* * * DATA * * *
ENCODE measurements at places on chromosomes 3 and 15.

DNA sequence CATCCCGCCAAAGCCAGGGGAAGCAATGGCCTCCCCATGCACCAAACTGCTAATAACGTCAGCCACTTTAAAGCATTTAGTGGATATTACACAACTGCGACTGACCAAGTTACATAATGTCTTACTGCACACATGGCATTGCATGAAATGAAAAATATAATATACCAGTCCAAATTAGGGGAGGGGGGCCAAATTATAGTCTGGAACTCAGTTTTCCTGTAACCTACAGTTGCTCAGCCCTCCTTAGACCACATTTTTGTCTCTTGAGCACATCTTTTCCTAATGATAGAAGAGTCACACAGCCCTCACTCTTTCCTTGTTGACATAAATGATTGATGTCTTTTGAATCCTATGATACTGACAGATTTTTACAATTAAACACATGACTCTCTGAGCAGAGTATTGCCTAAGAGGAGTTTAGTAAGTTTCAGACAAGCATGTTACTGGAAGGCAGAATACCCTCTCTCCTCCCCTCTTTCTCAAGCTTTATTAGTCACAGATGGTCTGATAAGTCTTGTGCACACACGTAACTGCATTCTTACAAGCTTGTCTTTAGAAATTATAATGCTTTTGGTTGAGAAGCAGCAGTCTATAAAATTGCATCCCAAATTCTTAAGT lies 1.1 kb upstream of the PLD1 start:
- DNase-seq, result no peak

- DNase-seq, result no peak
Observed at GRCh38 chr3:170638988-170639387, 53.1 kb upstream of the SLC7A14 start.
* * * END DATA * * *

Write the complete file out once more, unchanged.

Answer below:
ENCODE measurements at places on chromosomes 3 and 15.

DNA sequence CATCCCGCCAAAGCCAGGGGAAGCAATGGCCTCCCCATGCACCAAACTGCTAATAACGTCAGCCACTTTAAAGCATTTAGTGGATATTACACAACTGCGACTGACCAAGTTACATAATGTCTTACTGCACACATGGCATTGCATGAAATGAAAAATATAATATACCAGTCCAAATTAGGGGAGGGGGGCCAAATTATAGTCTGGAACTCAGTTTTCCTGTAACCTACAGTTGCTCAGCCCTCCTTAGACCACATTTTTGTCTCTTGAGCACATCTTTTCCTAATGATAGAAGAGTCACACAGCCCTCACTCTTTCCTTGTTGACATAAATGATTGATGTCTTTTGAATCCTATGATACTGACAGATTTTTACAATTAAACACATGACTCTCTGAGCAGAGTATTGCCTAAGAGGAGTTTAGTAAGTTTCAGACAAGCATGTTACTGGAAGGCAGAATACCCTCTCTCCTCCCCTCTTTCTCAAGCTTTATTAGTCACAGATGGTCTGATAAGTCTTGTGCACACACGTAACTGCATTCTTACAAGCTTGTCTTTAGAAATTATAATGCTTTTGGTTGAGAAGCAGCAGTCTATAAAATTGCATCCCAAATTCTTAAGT lies 1.1 kb upstream of the PLD1 start:
- DNase-seq, result no peak

- DNase-seq, result no peak
Observed at GRCh38 chr3:170638988-170639387, 53.1 kb upstream of the SLC7A14 start.